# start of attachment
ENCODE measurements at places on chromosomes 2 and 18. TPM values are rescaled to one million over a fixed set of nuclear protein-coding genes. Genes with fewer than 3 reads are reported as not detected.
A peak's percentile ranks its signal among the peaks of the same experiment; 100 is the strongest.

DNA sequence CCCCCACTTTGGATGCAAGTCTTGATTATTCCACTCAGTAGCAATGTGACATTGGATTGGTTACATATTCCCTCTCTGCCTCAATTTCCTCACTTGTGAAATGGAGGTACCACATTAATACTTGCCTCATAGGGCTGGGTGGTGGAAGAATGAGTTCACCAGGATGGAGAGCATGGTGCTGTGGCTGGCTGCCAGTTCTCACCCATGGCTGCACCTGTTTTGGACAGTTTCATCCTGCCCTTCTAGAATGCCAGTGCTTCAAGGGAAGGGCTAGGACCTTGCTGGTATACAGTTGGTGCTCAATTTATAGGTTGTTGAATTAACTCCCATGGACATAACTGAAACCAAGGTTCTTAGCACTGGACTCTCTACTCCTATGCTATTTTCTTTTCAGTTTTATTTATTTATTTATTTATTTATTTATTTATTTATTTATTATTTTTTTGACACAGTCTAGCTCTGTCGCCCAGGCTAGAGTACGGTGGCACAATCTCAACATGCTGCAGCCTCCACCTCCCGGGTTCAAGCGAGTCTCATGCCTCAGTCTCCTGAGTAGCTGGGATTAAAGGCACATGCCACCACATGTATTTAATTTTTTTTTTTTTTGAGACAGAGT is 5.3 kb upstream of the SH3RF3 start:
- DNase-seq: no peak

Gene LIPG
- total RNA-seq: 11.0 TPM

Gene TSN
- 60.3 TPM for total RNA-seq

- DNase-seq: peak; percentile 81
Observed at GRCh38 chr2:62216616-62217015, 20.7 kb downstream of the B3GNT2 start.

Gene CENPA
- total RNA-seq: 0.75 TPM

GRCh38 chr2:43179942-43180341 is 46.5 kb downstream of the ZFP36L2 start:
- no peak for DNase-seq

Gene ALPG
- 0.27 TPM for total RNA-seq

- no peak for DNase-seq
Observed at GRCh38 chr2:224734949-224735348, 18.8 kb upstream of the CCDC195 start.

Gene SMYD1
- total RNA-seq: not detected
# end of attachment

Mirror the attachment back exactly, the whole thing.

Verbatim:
ENCODE measurements at places on chromosomes 2 and 18. TPM values are rescaled to one million over a fixed set of nuclear protein-coding genes. Genes with fewer than 3 reads are reported as not detected.
A peak's percentile ranks its signal among the peaks of the same experiment; 100 is the strongest.

DNA sequence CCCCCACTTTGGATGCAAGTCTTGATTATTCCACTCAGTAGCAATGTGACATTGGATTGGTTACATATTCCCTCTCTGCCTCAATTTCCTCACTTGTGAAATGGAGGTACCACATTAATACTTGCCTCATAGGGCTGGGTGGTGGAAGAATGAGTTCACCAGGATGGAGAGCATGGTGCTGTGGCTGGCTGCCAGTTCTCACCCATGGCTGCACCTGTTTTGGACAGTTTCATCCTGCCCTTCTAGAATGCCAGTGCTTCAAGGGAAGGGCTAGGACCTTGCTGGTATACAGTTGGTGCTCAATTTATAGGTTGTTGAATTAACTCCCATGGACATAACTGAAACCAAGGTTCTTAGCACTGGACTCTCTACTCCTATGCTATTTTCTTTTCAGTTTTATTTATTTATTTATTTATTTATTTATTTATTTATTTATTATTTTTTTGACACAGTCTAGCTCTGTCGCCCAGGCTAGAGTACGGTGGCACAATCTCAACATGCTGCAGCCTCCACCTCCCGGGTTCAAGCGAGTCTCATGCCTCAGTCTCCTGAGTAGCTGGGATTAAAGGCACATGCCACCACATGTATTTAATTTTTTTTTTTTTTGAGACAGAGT is 5.3 kb upstream of the SH3RF3 start:
- DNase-seq: no peak

Gene LIPG
- total RNA-seq: 11.0 TPM

Gene TSN
- 60.3 TPM for total RNA-seq

- DNase-seq: peak; percentile 81
Observed at GRCh38 chr2:62216616-62217015, 20.7 kb downstream of the B3GNT2 start.

Gene CENPA
- total RNA-seq: 0.75 TPM

GRCh38 chr2:43179942-43180341 is 46.5 kb downstream of the ZFP36L2 start:
- no peak for DNase-seq

Gene ALPG
- 0.27 TPM for total RNA-seq

- no peak for DNase-seq
Observed at GRCh38 chr2:224734949-224735348, 18.8 kb upstream of the CCDC195 start.

Gene SMYD1
- total RNA-seq: not detected